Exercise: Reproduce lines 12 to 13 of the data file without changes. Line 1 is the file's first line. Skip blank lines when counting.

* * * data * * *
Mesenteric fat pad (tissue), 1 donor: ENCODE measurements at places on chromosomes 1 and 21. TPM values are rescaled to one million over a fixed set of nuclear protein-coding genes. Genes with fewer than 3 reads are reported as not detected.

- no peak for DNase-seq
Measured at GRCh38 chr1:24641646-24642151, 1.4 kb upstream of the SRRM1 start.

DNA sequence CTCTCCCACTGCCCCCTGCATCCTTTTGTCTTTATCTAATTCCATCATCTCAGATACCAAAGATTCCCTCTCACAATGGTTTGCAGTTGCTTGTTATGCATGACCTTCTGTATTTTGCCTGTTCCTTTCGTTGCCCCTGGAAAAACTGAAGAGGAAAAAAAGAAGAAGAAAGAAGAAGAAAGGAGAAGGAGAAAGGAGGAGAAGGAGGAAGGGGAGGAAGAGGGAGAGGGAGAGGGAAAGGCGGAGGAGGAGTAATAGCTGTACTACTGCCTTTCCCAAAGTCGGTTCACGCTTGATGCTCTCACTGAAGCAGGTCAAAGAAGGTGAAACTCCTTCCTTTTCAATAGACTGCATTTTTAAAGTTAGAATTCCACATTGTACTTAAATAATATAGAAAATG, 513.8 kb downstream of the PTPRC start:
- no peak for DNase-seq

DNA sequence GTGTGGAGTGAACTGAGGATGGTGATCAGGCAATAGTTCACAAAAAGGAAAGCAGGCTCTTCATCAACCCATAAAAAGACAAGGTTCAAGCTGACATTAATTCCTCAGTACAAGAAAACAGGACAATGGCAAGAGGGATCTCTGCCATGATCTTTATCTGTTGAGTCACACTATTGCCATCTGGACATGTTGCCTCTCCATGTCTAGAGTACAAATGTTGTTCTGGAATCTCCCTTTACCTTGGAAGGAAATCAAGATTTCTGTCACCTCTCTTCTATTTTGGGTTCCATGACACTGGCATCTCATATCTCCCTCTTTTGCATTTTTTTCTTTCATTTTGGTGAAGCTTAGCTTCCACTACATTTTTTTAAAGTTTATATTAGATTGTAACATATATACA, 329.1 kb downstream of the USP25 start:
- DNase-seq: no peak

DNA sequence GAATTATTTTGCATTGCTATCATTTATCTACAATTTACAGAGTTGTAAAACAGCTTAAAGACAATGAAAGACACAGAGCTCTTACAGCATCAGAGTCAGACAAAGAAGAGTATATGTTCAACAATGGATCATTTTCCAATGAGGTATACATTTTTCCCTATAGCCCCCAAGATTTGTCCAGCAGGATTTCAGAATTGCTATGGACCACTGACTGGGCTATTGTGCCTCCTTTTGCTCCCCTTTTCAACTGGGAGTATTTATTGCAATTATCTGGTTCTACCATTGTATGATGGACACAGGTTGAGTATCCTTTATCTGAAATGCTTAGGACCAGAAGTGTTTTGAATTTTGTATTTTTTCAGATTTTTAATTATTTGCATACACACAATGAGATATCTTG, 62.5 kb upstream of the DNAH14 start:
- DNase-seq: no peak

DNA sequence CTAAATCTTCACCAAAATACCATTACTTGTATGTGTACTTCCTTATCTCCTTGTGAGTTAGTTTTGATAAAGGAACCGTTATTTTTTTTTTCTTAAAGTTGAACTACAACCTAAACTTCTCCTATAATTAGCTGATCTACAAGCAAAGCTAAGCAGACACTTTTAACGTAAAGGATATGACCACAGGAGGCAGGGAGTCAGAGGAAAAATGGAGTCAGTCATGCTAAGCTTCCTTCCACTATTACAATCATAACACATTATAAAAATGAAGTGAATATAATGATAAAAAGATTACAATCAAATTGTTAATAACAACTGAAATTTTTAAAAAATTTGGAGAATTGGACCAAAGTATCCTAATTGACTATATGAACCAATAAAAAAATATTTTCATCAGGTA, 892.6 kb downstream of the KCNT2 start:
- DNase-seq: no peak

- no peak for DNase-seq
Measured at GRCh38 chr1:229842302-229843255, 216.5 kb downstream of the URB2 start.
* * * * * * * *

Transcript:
- no peak for DNase-seq
Measured at GRCh38 chr1:229842302-229843255, 216.5 kb downstream of the URB2 start.